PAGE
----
What might Lufthansa do?
At anna.aero we usually avoid speculation, but in the case of bmi’s future we will make an exception. bmi’s biggest asset is without doubt its portfolio of slots at Heathrow where it has an 8% share of all aircraft movements (compared with 43% for British Airways, and 5.5% for Lufthansa itself).
Consequently, a tie-up between with bmi mainline and Virgin Atlantic is something that is speculated now, and has been before. But it’s not one that anna.aero admires – the two airline networks don’t overlap at all – but they are not complementary either. Virgin Atlantic likes strong business and leisure combinations on the North Atlantic, and to upscale places like Dubai, Johannesburg and the Caribbean. Destinations like Tehran, Khartoum and Damascus just don’t seem to fit the Virgin Atlantic psyche – although obviously highly-regulated routes like these can be very popular and profitable at times of stability.
In the meantime, Singapore Airlines wants to divest itself of its 49% shareholding in Virgin Atlantic, so there remains an opportunity for someone very rich to find a new, third way of combining the two carriers into a stronger competitor to British Airways at Heathrow.
British Airways itself will be very interested in the slots, but even if it climbed a mountain of regulation and acquired both Virgin Atlantic and bmi, the sum of slots would still represent just 54% of flights at Heathrow, compared with Lufthansa’s 64% at Frankfurt, and Air France’s 58% at Paris CDG. However, it seems unlikely that Star Alliance Lufthansa would ever let bmi fall into the hands of oneworld British Airways.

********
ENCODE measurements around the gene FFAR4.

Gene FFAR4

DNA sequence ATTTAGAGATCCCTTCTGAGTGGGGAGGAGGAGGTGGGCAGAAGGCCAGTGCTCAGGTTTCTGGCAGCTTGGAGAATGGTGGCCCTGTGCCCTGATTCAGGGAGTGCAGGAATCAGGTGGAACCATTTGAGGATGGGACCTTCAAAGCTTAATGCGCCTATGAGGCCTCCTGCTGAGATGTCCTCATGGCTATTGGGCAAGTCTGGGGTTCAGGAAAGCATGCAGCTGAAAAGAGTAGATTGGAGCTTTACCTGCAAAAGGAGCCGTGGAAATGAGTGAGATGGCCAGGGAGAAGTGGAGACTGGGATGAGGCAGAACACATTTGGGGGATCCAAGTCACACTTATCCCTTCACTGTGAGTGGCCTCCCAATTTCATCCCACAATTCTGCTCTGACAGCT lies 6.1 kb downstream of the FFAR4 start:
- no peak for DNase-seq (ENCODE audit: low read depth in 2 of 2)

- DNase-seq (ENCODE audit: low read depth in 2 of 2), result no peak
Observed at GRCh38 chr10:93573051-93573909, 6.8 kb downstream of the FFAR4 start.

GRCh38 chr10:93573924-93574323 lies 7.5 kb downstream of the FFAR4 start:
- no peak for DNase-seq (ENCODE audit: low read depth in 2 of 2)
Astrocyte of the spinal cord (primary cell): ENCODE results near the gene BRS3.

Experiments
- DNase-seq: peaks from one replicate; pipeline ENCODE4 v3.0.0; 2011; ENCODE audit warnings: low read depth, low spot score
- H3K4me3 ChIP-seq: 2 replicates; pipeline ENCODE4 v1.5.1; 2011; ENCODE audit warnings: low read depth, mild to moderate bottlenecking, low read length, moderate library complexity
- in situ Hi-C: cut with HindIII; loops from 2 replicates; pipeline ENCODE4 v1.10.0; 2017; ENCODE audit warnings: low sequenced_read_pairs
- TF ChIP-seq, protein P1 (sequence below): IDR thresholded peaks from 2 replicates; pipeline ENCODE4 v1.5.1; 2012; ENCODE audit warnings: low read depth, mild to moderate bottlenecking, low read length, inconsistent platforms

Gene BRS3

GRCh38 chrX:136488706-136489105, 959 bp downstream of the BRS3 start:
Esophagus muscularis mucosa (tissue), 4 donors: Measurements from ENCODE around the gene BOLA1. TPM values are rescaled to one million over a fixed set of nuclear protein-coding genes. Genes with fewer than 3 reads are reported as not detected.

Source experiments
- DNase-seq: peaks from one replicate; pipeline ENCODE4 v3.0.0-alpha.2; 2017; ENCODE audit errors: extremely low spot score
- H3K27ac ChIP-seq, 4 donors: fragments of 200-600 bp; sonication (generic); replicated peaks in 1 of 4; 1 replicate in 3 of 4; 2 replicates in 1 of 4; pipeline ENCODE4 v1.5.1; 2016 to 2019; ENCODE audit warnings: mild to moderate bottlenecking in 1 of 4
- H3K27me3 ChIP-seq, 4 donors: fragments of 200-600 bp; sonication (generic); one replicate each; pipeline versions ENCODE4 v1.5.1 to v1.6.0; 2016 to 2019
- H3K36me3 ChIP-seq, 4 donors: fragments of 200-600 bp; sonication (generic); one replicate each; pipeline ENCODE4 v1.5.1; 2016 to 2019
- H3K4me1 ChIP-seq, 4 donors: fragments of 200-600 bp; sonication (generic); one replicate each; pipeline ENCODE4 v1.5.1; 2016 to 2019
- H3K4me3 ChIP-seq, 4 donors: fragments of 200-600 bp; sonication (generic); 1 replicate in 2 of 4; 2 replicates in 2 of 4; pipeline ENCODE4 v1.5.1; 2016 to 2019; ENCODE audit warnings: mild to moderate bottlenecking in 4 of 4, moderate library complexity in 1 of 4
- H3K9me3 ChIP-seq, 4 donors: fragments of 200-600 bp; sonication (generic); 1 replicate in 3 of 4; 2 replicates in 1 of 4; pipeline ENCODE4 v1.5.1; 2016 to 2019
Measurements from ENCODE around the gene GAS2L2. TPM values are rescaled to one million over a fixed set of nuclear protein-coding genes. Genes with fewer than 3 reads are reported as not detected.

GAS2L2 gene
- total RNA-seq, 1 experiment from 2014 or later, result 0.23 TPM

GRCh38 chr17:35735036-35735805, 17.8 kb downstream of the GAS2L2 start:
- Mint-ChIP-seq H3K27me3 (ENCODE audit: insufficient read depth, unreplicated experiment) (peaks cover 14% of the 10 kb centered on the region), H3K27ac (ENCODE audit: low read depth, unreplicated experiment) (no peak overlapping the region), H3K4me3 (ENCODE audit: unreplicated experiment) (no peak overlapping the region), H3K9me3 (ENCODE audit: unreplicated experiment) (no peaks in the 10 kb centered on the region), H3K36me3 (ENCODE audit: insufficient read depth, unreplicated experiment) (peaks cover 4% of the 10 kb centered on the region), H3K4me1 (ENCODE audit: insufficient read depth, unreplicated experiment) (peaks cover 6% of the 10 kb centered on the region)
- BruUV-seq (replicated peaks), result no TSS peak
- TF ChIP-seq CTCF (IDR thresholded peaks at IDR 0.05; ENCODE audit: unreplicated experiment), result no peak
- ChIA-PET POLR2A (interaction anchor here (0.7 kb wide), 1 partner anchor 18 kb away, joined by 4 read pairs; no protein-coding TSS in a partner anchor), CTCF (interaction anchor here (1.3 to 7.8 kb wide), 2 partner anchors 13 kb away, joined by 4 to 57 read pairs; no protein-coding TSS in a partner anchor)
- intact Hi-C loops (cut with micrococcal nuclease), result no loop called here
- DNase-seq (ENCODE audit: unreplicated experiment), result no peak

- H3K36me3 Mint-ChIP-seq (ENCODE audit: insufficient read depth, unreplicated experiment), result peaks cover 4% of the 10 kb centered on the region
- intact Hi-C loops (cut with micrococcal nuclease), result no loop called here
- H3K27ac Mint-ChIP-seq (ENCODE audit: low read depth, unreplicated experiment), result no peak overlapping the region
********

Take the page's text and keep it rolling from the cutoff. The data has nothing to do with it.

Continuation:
So while Lufthansa drums its fingers, impatiently supporting and defending bmi’s network at Heathrow and elsewhere, it clearly can’t do this for much longer given the state of the markets bmi operates in, and what is likely to happen to them in the near future. The suitors are not obvious, and even if they were, they don’t have any chance of borrowing the necessary money.
The easiest way out of this is to find someone very rich. Qatar Airways would like to expand. The half-owner of Qatar Airways, the sovereign wealth fund Qatar Investment Authority has some $130 billion to invest over the next 5-6 years and bought Harrods for £1.5 billion ($2.4 billion) last year. When talking of it recent purchase of a third of Cargolux, Qatar Airways’ plain-speaking CEO Akbar Al Baker laid down three conditions for acquiring other airlines which bmi mainline does not exactly fit: “I’ve always said that we will only be interested in other airlines if they are healthy, if they are well-established, and add value to Qatar Airways.”
bmi is not a conventional definition of fitness, but it has been around 50 years, and its Middle East and CIS routes from London would make a very exotic and fascinating combination with Qatar. Lufthansa may find non-alliance aligned Qatar Airways a less-objectionable owner than British Airways and, while there are obscure legal obstacles to EU airlines being owned by non-EU entities, there are also precedents of these being overlooked, depending on the strength of objections, job losses etc.